Recent concerns over the State’s land acquisition process, especially in relation to the Curepe Interchange project, have virtually coincided with the appointment on 12th January 2018 of the first Board for the Office of Procurement Regulation (OPR).
The $222M contract for this project was awarded in August 2017 to China Railway Construction Corporation (CRCC) by National infrastructure Development Co. (NIDCO). NIDCO is one of the implementing agencies for the Ministry of Works and Transport, which is headed by Senator Rohan Sinanan. Twenty-Two parcels of private land have to be acquired to build this interchange between the Churchill-Roosevelt Highway and the Southern Main Road. That includes a part of the disused Kay-Donna Drive-Inn Cinema, which is at the south-western corner of that intersection.
Minister Sinanan has confirmed his part-ownership of the Kay-Donna property, which, together with the long-standing problems within the State’s land acquisition process, have given ground to the sceptics. In my view Minister Sinanan’s position is a direct conflict of interest, if ever I saw one. That said, it is not an irremediable conflict, indeed it must be remedied, since we ought not to either halt this project or delude ourselves to think that recusal is some kind of cure for this Executive Proximity.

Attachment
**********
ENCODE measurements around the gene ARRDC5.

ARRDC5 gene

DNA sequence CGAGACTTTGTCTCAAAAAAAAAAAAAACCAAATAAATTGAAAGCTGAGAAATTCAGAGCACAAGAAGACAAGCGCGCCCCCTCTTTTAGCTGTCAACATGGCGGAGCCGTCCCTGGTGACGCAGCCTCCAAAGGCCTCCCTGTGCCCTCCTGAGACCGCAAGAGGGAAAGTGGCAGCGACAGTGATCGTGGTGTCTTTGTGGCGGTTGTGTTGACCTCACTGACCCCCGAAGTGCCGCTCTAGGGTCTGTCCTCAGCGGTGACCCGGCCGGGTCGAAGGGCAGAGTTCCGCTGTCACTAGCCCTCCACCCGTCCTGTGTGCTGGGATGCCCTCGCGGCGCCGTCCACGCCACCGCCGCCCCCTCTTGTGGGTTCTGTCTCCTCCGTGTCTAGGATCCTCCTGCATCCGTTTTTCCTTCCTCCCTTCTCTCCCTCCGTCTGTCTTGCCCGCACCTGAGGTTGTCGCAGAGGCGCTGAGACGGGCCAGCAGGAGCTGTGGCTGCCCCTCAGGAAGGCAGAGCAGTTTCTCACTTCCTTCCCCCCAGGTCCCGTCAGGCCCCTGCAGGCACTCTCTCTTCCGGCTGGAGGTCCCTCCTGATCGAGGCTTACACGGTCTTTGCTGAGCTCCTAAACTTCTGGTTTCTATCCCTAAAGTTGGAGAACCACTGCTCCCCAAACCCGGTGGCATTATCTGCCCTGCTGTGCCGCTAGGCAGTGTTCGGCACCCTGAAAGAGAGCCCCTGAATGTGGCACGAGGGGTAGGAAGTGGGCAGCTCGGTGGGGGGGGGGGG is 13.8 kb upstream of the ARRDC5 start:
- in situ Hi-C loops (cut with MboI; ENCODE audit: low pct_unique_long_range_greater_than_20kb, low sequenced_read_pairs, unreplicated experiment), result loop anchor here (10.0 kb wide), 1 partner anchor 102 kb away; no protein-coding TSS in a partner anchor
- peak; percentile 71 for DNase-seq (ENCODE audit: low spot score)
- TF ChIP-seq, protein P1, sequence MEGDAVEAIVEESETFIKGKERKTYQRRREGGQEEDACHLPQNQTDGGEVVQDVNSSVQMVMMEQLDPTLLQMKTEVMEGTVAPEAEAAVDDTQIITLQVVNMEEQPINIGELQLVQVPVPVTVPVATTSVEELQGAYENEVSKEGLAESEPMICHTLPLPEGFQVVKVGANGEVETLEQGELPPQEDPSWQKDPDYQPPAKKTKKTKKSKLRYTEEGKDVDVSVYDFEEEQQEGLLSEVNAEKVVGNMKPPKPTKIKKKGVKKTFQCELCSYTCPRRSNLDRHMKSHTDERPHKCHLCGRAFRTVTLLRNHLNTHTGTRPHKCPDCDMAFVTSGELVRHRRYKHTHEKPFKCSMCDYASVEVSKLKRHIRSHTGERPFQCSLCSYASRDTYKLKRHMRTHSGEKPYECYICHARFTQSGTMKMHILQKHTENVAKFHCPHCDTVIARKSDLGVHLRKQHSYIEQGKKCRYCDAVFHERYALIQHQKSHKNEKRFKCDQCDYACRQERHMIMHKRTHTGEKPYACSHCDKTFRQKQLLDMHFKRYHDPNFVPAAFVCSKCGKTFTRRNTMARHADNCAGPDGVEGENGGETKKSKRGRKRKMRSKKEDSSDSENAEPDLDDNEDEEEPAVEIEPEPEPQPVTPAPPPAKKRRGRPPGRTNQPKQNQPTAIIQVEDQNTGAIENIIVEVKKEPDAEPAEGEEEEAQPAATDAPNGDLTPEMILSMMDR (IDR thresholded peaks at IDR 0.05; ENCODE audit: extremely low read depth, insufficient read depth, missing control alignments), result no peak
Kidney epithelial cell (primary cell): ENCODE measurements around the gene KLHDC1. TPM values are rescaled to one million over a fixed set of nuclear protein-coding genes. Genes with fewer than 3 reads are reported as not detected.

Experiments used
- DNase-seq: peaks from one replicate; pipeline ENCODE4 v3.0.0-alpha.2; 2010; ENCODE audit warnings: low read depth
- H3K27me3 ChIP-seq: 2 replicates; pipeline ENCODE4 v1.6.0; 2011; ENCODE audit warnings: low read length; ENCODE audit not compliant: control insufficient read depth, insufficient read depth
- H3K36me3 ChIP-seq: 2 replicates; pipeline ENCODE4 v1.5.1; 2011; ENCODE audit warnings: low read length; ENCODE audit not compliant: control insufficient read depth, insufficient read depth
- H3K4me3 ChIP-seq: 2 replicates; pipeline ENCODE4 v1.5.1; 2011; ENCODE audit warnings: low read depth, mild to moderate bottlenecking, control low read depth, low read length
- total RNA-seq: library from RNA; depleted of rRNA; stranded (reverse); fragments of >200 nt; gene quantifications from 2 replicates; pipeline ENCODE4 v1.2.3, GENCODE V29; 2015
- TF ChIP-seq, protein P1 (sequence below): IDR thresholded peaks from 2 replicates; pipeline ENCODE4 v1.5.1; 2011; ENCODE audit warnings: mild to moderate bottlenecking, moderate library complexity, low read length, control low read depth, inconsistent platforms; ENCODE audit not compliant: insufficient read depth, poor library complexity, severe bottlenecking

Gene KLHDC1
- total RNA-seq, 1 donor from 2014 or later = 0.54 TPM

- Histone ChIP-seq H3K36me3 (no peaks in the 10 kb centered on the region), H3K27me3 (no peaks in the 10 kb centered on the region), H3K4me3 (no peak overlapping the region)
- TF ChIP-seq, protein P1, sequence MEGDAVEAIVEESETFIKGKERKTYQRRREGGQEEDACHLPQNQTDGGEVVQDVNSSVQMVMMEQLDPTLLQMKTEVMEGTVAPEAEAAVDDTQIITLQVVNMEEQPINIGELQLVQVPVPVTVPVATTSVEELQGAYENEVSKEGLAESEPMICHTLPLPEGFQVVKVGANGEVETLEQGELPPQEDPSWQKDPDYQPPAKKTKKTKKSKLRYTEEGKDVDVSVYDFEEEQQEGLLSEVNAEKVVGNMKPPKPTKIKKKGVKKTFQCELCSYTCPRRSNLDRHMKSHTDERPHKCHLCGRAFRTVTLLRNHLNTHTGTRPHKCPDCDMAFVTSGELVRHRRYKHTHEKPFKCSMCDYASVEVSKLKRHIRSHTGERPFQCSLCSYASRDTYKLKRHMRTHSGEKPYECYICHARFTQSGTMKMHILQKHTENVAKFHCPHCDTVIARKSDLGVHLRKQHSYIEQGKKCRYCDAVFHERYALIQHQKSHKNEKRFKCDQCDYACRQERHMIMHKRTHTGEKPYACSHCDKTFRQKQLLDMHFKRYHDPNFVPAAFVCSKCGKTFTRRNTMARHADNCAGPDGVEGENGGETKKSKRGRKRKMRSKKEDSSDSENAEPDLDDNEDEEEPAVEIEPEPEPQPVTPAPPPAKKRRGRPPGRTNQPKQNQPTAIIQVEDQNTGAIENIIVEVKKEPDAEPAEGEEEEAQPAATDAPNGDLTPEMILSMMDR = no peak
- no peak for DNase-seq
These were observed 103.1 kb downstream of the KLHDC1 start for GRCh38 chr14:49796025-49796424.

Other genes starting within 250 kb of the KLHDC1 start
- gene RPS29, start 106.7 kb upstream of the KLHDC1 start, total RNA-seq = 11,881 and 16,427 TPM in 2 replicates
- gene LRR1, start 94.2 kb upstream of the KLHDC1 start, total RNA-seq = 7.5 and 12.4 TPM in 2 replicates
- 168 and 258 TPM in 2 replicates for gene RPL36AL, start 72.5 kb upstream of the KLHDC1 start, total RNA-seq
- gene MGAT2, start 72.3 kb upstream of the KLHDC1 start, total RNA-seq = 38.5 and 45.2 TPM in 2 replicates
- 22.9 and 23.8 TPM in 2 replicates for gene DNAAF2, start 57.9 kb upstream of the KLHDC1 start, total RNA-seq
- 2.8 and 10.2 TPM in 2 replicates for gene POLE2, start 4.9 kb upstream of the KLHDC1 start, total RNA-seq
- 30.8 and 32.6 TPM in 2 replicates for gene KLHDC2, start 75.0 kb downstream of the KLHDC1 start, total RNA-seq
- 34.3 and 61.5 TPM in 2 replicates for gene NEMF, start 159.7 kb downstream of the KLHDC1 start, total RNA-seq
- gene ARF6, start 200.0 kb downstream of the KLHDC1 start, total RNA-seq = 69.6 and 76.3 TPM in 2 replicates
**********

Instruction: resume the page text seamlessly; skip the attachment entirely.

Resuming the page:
This situation is a learning opportunity to re-establish some proper standards of transparency and accountability in the land acquisition process and for the OPR to issue strong regulations to assure best practices for the future. This article will outline the key issues in State land acquisitions and propose a best practice approach which could ease some of the legitimate concerns arising in relation to the conflicted situation of Minister Sinanan. Continue reading “Property Matters – State land acquisition”→
The previous article ended with pointed questions on the delay in the implementation of the Public Procurement & Disposal of Public Property Act. I directed those questions to the President, who had invited applications for the post of Procurement Regulator with a closing-date of Friday, 1 September 2017.
The Ministry of Finance, in response to serial allegations of political delays, issued a Press Release on 1 November 2017 to emphasise that the implementation delay was coming from the President. That Release ended on a hopeful note anticipating complete implementation by the end of 2017. In response to a request from the Trinidad Express newspaper, The Office of the President issued a Press Release on the same day to advise of the various steps being taken to attain appointment of the Board of the Office of Procurement Regulation by the end of 2017.